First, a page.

• I think I understand what you are saying. What it boils down to is - if i buy $1,000 worth of stock, then 30 minutes later sell it back for $1,010 do I now have that $1,010 to make more trades? Or do I have to wait 3 days before using it? And I am talking about proprietary trading, which from my very limited understanding I thought was using a firm's money to make your own trades, which keeps you out of the "pattern day trader" rule – Frobot May 15 '16 at 18:59
  • @Frobot Yes. In any cash account I've ever used, you would include net profits from trading in Cash Available to trade. So if you day trade a $10 profit on a $1000 trade then you will have $1010 available and not have to wait for settlement. This is my experience (in the UK and Canada), and I'm pretty sure the US will be similar. Regarding, "using a firm's money to may your own trades", that sounds like margin trading and of course it will come at a cost - probably a considerable cost relative to current borrowing rates. – Nick R May 15 '16 at 19:09
  • @Frobot Proprietary trading refers to trades execute by a financial institution on its own account - in other words, the financial institution speculating with its own money. It does not include trading executed by its customers and it is not a service offered to its customers. – Nick R May 16 '16 at 3:07
  • @Frobot If you're using a cash account and are in the US, you'll run into issues with Regulation T. In essence, Reg. T says that you can buy stock with unsettled funds but you may not sell until those funds settle. In your example, if you started out with $1,000 in your account, you would have $1,010 in unsettled funds after the first sale and $0 in settled funds. You can buy $1,010 worth of stock immediately but you would not be allowed to sell it again until T+3. Basically, forget about day-trading in a cash account; it's not going to work. You need a margin account. – TainToTain May 20 '16 at 0:59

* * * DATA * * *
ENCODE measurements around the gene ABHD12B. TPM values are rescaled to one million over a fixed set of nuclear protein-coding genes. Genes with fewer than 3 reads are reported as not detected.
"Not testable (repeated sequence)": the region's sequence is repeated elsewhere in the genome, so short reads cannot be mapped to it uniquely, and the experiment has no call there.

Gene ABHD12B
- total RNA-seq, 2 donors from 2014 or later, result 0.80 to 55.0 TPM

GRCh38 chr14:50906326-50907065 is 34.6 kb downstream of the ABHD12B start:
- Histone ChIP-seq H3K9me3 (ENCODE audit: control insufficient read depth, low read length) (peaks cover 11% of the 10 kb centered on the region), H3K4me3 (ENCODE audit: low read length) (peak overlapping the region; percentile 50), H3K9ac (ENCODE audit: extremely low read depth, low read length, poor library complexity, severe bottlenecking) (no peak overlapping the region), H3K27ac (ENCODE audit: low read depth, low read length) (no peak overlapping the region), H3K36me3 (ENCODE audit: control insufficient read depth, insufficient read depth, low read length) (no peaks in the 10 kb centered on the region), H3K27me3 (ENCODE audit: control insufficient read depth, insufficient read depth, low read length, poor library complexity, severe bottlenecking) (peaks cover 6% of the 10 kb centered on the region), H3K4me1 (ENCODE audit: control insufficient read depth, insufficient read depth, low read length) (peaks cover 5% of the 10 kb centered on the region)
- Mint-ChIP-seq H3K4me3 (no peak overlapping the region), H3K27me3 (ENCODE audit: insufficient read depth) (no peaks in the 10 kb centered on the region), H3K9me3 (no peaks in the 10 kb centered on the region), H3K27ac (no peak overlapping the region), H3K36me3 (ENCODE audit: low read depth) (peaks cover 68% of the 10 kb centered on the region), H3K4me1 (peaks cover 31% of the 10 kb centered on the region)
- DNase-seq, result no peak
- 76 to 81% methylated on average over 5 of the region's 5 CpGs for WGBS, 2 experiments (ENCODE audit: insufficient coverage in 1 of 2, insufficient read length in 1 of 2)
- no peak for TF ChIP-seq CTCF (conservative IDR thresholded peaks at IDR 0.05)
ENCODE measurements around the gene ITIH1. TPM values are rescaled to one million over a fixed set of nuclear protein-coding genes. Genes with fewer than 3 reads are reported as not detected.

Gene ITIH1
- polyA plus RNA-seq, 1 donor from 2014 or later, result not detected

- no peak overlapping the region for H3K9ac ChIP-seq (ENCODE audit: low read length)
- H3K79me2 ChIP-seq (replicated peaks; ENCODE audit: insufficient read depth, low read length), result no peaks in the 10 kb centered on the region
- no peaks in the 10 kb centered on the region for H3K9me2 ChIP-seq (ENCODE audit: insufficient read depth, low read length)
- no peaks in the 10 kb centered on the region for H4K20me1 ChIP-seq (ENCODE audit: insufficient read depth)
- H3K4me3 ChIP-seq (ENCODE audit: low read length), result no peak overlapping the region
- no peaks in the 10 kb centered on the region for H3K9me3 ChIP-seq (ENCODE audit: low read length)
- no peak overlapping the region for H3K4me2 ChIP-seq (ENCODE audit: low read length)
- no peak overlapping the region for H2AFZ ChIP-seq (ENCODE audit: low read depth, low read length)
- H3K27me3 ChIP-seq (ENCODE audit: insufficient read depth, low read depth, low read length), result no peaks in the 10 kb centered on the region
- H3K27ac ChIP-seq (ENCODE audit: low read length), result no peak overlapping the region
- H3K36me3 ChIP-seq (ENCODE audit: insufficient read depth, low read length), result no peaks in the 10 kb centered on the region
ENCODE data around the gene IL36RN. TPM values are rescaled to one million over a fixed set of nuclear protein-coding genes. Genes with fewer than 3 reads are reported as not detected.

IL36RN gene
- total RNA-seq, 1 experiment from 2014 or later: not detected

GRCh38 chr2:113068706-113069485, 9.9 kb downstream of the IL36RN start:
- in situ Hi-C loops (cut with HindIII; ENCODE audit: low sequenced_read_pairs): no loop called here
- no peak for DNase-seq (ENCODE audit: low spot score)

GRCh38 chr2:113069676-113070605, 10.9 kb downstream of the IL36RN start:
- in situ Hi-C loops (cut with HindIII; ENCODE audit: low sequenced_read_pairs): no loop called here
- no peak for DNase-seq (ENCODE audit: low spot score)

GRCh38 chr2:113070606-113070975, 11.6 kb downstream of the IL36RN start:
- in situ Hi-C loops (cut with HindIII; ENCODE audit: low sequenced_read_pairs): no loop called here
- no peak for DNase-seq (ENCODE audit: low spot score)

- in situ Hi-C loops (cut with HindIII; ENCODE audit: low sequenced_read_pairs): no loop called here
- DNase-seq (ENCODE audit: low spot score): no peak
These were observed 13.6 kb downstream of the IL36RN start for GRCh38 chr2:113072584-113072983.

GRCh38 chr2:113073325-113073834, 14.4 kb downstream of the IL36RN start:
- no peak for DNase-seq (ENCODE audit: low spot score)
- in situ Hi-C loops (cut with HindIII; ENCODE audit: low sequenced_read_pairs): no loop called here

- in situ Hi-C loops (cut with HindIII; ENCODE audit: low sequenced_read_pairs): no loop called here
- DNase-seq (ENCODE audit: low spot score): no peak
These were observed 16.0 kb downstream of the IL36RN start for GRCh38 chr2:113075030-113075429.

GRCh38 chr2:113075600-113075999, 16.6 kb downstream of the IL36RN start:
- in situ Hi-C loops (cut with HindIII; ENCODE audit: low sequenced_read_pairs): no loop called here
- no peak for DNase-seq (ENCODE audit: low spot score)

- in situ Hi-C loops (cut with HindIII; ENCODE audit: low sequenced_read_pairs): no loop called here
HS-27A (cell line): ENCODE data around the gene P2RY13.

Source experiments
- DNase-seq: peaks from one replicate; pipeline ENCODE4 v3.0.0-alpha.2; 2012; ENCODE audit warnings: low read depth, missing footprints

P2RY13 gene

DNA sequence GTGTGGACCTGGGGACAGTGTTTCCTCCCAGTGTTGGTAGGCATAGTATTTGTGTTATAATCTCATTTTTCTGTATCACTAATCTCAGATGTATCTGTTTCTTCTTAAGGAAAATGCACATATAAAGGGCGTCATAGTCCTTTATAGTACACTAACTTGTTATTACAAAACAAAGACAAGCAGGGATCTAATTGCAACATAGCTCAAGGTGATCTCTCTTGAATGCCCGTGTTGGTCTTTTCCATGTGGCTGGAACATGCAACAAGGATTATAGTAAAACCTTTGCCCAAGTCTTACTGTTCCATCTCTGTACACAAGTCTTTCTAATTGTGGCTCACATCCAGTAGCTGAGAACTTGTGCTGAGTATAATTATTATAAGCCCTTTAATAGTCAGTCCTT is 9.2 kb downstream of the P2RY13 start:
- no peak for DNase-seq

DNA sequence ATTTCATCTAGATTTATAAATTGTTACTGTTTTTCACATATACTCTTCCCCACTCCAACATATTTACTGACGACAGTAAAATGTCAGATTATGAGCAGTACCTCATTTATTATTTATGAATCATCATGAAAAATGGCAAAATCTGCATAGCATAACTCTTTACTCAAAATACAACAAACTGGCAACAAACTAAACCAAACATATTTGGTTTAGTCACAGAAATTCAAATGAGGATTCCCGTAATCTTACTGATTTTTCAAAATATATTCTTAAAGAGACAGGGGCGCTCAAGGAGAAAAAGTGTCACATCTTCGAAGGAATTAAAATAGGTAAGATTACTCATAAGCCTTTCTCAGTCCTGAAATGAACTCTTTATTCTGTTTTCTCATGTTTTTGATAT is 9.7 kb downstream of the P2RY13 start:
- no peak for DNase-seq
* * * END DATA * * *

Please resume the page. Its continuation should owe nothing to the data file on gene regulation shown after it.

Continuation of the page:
• @TainToTain That's interesting. It is not clear to me why such a restriction would apply since the broker would not allow you to withdraw unsettled funds. I've only ever traded in the UK and now here in Canada. US regs sound much more onerous. – Nick R May 20 '16 at 1:04
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You avoid pattern day trader status by trading e-mini futures through a futures broker. The PDT rules do not apply in the futures markets. Some of the markets that are available include representatives covering the major indices i.e the YM (DJIA), ES (S&P 500) and NQ (Nasdaq 100) and many more markets.

You can take as many round-turn trades as you care to...as many or as few times a day as you like. E-mini futures contracts trade in sessions with "transition" times between sessions. -- Sessions begin Sunday evenings at 6 PM EST and are open through Monday evening at 5 PM EST...The next session begins at 6 pm Monday night running through Tuesday at 5 PM EST...etc...until Friday's session close at 5 PM EST.

Just as with stocks, you can either buy first then sell (open and close a position) or short-sell (sell first then cover by buying). You profit (or lose) on a round turn trade in the same manor as you would if trading stocks, options, ETFs etc. The e-mini futures are different than the main futures markets that you may have seen traders working in the "pits" in Chicago...E-mini futures are totally electronic (no floor traders) and do not involve any potential delivery of the 'product'...They just require the closing of positions to end a transaction.

A main difference is you need to maintain very little cash in your account in order to trade...$1000 or less per trade, per e-mini contract...You can trade just 1 contract at a time or as many contracts as you have the cash in your account to cover. "Settlement" is immediate upon closing out any position that you may have put on...No waiting for clearing before your next trade. If you want to hold an e-mini contract position over 2 or more sessions, you need to have about $5000 per contract in your account to cover the minimum margin requirement that comes into play during the transition between sessions...

With the e-minis you are speculating on gaining from the difference between when you 'put-on' and "close-out" a position in order to profit. For example, if you think the DJIA is about to rise 20 points, you can buy 1 contract. If you were correct in your assessment and sold your contract after the e-mini rose 20 points, you profited $100. (For the DJIA e-mini, each 1 point 'tick' is valued at $5.00)

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One way a lot of people bypass the pattern trading equity requirement is to open multiple brokerage accounts. You have $10k, put $5k in one and $5k in another. Although I don't recommend it!